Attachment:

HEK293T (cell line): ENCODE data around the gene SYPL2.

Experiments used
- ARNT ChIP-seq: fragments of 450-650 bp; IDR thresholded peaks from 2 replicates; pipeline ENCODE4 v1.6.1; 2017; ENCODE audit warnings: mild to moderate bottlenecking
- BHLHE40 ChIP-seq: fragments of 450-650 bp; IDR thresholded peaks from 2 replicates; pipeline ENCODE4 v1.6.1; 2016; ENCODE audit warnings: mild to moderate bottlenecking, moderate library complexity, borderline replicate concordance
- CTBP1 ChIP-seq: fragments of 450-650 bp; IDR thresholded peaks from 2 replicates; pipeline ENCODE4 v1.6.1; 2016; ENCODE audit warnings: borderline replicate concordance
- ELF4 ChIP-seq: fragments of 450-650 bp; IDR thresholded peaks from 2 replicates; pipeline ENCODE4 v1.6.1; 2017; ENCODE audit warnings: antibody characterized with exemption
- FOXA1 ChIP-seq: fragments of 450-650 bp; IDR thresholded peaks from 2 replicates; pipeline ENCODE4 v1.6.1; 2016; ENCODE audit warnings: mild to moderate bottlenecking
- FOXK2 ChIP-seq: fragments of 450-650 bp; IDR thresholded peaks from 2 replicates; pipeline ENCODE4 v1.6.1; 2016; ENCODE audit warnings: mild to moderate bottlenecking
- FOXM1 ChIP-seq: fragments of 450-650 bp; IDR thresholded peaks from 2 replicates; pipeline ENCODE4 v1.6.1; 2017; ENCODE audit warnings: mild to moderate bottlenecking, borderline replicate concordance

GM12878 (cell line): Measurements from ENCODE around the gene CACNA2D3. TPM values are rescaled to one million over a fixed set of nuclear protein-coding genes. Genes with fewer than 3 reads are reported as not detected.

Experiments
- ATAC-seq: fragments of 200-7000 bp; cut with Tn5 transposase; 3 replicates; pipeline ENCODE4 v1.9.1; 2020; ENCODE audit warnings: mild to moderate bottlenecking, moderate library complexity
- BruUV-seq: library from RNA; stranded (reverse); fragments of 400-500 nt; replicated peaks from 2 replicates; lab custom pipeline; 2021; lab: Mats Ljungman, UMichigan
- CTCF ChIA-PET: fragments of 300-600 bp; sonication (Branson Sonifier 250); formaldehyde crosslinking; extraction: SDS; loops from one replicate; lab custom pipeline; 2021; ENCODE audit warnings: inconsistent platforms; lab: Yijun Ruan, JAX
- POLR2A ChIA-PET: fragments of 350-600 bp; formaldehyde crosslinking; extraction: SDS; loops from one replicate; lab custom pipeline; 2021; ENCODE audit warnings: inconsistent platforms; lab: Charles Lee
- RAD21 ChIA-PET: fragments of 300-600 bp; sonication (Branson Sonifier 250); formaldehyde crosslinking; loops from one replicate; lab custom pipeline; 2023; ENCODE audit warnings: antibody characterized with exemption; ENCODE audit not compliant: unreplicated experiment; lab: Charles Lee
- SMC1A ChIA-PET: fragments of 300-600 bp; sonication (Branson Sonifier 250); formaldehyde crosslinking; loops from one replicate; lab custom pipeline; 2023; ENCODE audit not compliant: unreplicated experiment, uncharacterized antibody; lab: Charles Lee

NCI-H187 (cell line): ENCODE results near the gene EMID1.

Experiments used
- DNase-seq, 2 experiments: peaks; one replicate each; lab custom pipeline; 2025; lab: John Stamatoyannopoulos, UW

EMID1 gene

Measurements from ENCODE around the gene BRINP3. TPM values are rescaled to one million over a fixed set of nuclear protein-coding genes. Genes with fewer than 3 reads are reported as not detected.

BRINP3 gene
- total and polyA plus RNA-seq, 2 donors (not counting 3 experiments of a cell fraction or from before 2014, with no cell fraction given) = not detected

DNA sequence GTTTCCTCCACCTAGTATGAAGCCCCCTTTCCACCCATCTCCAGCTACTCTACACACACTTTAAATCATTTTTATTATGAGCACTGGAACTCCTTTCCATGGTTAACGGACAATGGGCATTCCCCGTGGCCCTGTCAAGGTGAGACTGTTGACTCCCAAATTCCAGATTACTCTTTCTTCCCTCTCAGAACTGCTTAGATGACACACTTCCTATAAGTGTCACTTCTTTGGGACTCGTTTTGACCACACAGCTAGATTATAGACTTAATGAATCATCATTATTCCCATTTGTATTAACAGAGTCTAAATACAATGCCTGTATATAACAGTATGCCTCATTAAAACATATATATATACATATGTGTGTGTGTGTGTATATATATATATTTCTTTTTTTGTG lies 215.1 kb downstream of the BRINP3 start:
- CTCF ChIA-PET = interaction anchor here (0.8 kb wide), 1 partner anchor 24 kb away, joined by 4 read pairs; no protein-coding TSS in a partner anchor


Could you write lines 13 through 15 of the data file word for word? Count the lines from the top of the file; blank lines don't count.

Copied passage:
- BruUV-seq: library from RNA; stranded (reverse); fragments of 400-500 nt; replicated peaks from 2 replicates; lab custom pipeline; 2021; lab: Mats Ljungman, UMichigan
- CTCF ChIA-PET: fragments of 300-600 bp; sonication (Branson Sonifier 250); formaldehyde crosslinking; extraction: SDS; loops from one replicate; lab custom pipeline; 2021; ENCODE audit warnings: inconsistent platforms; lab: Yijun Ruan, JAX
- POLR2A ChIA-PET: fragments of 350-600 bp; formaldehyde crosslinking; extraction: SDS; loops from one replicate; lab custom pipeline; 2021; ENCODE audit warnings: inconsistent platforms; lab: Charles Lee